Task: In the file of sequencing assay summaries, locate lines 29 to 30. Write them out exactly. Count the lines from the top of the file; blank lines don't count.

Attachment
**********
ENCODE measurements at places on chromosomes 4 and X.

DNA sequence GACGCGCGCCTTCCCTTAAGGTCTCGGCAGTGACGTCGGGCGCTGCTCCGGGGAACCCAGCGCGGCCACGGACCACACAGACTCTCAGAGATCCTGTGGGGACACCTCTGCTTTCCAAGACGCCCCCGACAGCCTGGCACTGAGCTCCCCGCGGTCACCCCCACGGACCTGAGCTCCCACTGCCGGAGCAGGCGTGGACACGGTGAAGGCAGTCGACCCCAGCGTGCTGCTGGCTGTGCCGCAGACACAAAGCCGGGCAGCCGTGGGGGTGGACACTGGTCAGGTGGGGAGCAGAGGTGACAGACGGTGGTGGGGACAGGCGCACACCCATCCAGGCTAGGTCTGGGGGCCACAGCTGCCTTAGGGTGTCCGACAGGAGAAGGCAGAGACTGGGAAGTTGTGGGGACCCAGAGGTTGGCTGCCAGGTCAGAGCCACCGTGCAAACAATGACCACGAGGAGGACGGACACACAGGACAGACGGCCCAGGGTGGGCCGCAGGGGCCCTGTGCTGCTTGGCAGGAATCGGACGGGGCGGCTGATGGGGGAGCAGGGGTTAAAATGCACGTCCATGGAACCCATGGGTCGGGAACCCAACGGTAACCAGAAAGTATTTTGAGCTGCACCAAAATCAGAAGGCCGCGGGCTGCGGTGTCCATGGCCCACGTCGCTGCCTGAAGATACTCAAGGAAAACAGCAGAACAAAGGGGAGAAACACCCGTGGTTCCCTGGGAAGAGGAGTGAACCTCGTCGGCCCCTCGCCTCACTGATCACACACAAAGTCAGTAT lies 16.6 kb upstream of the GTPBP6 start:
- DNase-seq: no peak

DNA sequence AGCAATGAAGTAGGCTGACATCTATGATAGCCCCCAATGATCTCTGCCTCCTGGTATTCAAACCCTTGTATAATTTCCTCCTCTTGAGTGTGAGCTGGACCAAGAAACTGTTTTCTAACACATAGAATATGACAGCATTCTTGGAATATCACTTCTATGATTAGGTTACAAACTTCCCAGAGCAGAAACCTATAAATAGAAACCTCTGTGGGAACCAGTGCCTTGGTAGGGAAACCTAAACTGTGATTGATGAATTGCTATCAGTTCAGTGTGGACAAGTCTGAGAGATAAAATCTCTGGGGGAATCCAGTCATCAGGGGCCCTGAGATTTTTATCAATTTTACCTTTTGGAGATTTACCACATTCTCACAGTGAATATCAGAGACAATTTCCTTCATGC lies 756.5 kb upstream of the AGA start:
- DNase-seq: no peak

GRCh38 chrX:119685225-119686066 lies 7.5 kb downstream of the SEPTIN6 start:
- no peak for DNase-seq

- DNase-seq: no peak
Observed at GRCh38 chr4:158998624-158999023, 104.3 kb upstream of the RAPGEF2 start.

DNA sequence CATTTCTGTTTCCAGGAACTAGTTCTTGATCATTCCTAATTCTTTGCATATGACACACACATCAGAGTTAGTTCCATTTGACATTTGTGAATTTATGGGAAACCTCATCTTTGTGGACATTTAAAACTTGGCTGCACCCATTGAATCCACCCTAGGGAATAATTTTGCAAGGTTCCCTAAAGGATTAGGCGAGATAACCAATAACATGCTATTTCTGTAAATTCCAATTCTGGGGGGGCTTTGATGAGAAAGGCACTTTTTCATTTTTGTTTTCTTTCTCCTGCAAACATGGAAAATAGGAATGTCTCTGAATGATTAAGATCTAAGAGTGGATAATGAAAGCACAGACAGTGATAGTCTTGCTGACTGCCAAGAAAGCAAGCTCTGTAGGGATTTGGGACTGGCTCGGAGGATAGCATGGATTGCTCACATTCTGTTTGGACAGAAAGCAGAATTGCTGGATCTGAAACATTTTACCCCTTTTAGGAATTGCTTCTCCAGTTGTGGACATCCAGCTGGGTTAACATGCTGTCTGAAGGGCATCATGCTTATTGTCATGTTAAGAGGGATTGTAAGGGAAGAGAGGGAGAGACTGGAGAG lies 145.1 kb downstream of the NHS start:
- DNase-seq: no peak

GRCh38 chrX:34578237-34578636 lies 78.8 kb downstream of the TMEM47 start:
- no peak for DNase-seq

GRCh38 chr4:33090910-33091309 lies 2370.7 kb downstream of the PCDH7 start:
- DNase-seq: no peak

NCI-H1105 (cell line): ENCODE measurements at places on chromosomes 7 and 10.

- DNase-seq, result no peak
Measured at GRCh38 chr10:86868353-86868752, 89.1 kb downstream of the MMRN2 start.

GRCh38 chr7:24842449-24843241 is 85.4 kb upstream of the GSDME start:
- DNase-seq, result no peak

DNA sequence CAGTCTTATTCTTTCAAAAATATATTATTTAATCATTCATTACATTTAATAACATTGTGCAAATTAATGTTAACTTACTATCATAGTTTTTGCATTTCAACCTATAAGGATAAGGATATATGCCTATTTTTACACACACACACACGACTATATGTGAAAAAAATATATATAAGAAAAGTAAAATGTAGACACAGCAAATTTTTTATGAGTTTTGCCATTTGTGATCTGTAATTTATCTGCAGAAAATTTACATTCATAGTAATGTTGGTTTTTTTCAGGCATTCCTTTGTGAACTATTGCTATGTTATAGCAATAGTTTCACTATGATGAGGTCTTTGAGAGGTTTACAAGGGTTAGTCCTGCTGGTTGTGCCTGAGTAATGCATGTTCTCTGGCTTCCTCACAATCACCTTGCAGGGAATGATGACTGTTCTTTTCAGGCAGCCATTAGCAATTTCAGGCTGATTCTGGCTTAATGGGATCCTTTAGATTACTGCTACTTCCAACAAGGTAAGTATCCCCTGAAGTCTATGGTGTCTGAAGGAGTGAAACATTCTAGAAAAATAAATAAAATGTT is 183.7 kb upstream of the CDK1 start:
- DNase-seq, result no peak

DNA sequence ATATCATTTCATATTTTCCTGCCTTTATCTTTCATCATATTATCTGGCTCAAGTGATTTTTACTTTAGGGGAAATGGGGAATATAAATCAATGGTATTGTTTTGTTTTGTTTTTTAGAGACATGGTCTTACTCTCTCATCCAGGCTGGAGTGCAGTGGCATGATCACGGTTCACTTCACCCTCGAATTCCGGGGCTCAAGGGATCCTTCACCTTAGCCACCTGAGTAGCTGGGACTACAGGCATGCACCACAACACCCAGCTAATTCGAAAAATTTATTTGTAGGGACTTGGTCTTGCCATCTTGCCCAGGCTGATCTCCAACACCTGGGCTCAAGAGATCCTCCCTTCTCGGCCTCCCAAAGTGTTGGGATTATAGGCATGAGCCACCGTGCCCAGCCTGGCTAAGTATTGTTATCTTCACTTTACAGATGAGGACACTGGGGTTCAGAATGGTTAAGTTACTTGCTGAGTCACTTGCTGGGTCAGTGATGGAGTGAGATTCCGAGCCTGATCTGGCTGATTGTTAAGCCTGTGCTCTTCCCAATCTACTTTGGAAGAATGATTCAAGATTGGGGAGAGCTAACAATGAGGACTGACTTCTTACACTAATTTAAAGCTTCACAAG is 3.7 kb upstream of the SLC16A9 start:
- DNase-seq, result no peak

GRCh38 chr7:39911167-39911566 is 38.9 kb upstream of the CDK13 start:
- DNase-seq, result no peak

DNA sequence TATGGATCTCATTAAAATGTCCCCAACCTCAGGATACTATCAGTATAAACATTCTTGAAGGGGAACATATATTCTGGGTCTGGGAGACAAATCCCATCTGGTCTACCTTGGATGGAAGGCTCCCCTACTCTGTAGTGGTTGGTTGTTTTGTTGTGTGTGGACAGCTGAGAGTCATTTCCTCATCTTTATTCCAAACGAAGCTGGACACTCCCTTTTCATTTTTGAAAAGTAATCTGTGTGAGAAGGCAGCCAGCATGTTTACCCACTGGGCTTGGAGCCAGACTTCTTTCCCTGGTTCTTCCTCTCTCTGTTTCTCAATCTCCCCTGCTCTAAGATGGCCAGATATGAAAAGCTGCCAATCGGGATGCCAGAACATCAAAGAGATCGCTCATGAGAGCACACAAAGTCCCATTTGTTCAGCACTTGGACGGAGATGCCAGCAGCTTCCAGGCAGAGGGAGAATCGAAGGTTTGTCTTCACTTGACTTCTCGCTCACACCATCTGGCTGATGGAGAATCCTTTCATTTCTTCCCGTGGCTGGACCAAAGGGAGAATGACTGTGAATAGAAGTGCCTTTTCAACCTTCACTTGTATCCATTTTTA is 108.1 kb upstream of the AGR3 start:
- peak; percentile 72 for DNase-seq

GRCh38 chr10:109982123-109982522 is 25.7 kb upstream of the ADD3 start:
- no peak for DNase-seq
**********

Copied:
GRCh38 chr10:109982123-109982522 is 25.7 kb upstream of the ADD3 start:
- no peak for DNase-seq